0 THE BURRELL COLLECTION Pollokshaws Road. 649 7151. Mon—Sat 10am—5pm. Sun 2-5pm. Rest. [D]

The glittering prizes ofone man's wealth shown under one roof. The surrounding park offers a taste of the country.

0 COLLINS GALLERY University of Strathclyde. 22 Richmond Street.

552 4400 ext 2682/2416. Mon—Fri 10am—5pm. Sat 12—4pm.

Looking at Scottish Furniture —A Documented Anthology 1570—1900 Until Fri 24 April.

The exhibition traces the history of such diverse pieces of furniture as a shepherd‘s stool to seats of the aristocratic. right back to the makers. All are uniquely Scottish. Organised by the Crawford Centre. St Andrews.

0 COMPASS GALLERY 178 West Regent Street. 221 6370. Mon—Sat 10am—5.30pm.

Fred Crayk Until Thurs 9 April. New paintings by a young Edinburgh artist.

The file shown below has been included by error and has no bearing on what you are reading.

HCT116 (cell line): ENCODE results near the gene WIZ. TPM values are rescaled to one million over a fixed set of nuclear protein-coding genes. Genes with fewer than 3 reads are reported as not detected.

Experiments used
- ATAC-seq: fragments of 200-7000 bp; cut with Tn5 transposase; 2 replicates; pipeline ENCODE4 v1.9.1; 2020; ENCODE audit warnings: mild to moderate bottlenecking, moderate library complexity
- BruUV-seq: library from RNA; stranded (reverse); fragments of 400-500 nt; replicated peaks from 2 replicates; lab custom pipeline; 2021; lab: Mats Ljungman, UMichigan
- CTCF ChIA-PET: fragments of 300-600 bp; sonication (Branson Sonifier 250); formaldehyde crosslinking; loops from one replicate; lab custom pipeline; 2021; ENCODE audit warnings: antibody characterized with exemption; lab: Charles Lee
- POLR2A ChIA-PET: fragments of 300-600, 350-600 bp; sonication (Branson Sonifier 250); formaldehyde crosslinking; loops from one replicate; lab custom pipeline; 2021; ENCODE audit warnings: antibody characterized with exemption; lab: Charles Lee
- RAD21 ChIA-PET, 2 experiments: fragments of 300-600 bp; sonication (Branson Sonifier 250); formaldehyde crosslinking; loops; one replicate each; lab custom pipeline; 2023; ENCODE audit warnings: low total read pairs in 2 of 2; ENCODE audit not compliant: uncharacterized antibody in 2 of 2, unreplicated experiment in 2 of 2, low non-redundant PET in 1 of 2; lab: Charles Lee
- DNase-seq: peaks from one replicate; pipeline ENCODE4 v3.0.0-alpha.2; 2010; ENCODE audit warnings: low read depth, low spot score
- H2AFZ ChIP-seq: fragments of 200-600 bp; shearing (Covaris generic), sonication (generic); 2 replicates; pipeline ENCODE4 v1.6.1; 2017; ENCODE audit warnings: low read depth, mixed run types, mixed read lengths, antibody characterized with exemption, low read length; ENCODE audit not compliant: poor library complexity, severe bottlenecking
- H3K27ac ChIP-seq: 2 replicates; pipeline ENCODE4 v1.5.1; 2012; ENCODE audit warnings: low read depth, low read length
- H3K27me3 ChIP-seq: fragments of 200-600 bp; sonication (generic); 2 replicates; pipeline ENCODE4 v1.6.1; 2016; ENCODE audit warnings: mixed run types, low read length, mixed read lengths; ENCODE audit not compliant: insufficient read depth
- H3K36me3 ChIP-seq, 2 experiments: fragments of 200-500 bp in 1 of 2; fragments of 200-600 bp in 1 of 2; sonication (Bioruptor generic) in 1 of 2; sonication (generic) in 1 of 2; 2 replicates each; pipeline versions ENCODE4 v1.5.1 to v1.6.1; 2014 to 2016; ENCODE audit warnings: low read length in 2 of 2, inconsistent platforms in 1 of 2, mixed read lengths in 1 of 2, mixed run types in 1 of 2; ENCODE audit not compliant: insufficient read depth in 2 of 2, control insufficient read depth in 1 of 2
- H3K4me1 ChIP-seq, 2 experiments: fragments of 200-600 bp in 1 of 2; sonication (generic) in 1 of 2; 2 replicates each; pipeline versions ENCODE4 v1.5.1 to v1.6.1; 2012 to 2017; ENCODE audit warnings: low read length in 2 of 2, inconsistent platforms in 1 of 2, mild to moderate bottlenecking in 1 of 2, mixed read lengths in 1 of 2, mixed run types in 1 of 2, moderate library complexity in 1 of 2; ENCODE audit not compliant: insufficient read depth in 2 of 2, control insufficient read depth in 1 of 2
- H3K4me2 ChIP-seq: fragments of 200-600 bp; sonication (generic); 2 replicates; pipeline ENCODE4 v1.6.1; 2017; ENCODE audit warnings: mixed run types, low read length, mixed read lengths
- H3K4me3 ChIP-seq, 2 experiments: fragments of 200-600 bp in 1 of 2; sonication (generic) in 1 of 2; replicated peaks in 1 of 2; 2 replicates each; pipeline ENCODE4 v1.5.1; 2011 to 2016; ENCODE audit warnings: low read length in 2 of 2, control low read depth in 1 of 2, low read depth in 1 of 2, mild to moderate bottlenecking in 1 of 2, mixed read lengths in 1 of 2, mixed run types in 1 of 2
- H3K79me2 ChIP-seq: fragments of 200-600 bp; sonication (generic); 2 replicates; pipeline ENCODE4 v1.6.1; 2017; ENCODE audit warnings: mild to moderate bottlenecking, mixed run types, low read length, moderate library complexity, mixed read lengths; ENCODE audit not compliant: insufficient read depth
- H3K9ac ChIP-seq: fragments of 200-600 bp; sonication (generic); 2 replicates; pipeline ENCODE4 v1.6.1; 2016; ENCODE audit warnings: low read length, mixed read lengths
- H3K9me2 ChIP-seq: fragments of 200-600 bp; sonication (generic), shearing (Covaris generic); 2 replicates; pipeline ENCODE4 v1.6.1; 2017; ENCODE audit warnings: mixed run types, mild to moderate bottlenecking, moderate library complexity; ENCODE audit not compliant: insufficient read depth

British Prints Exhibition Sat 1 1—Thurs 30 Apr. Caulfield. Pasmore. Frost and Frink at reduced prices.

0 CYRIL GERBER FINE ART 148 west Regent Street. 221 3095.

Mon—Fri 9.30am—5.30pm. Sat 9.30am—12.30pm.

Mixed Exhibition Throughout April.

Includes work by Redpath. Eardley.

Meninsky. McTaggart and Christopher Wood.

0 FINE ART SOCIETY 134 Blythswood Street. 332 4027. Mon—Fri 9.30am—5.30pm. Sat 10am—1pm. Hebridean Images New etchings by Tom Mackenzie and A View of Colonsay Paintings and drawings by Christopher Bramham. Mon (r-Tue 28 Apr.

0 GLASGOW ARTS CENTRE 12 Washington Street. 221 4526. Mon—Fri 10am—9pm. Sat 10—5pm. Ian Hamilton - Paintings Sat 4—Sat 25 Apr. Work by a young artist who has suffered from severe glaucoma resulting in partial sight. This exhibition shows 40 works. As he is almost blind ( 1/60 vision in one eye). Ian paints in an impressionistic way and from his imagination. and uses